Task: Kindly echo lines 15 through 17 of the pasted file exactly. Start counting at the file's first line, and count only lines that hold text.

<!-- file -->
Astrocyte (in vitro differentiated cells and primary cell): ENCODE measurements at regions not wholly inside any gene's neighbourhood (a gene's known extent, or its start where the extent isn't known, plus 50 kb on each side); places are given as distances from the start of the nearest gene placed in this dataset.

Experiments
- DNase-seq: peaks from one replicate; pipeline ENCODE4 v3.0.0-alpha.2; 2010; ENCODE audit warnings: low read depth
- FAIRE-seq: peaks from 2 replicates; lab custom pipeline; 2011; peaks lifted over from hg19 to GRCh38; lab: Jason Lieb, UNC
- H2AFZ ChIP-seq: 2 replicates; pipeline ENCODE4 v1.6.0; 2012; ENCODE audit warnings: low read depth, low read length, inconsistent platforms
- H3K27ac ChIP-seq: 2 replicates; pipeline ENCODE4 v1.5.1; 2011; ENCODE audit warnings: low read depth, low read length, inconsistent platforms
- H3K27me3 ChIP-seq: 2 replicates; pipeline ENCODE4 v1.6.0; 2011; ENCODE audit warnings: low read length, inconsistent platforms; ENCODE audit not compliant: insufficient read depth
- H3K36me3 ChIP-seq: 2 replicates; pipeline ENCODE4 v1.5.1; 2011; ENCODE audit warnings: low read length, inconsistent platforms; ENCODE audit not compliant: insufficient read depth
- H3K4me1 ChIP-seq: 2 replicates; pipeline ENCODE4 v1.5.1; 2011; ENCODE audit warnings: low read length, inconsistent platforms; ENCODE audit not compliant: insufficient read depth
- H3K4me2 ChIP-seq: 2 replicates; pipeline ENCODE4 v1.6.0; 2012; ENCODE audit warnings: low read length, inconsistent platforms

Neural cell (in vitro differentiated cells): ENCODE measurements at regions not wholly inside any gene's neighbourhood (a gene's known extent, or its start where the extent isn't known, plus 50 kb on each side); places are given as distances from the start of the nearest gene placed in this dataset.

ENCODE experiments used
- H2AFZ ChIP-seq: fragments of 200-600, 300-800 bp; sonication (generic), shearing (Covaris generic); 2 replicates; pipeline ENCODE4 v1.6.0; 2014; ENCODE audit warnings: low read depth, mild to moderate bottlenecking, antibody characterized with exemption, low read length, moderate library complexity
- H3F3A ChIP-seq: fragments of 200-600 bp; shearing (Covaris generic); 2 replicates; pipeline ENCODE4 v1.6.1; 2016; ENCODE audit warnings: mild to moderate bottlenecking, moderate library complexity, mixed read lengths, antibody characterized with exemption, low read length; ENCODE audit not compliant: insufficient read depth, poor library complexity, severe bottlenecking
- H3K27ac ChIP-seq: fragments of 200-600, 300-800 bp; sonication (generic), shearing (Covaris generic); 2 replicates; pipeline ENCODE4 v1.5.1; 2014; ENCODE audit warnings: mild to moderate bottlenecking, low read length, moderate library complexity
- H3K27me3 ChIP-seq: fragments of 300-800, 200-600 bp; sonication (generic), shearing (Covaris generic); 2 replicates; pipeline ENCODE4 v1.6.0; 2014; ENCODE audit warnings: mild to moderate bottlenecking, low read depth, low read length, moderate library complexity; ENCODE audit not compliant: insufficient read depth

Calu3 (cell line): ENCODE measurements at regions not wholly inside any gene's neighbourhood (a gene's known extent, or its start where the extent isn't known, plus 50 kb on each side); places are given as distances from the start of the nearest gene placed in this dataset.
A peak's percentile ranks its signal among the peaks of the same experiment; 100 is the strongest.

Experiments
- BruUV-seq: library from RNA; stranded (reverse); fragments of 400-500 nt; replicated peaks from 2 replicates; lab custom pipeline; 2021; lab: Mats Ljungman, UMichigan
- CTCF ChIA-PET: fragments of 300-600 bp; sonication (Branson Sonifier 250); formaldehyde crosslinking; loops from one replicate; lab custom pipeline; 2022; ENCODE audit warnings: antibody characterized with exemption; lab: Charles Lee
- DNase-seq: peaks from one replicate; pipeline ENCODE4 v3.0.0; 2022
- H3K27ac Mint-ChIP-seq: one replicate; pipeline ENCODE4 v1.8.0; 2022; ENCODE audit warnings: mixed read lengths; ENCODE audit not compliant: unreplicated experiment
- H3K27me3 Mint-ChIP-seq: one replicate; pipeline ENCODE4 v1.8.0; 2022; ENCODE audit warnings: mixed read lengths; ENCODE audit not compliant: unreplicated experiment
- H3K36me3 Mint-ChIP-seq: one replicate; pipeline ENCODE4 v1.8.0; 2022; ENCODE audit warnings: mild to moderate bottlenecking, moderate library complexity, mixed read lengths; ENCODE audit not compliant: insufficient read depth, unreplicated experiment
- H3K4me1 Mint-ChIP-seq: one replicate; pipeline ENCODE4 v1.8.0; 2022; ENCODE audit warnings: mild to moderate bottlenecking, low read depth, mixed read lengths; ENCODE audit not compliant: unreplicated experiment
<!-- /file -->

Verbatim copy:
- H3K27ac ChIP-seq: fragments of 200-600, 300-800 bp; sonication (generic), shearing (Covaris generic); 2 replicates; pipeline ENCODE4 v1.5.1; 2014; ENCODE audit warnings: mild to moderate bottlenecking, low read length, moderate library complexity
- H3K27me3 ChIP-seq: fragments of 300-800, 200-600 bp; sonication (generic), shearing (Covaris generic); 2 replicates; pipeline ENCODE4 v1.6.0; 2014; ENCODE audit warnings: mild to moderate bottlenecking, low read depth, low read length, moderate library complexity; ENCODE audit not compliant: insufficient read depth

Calu3 (cell line): ENCODE measurements at regions not wholly inside any gene's neighbourhood (a gene's known extent, or its start where the extent isn't known, plus 50 kb on each side); places are given as distances from the start of the nearest gene placed in this dataset.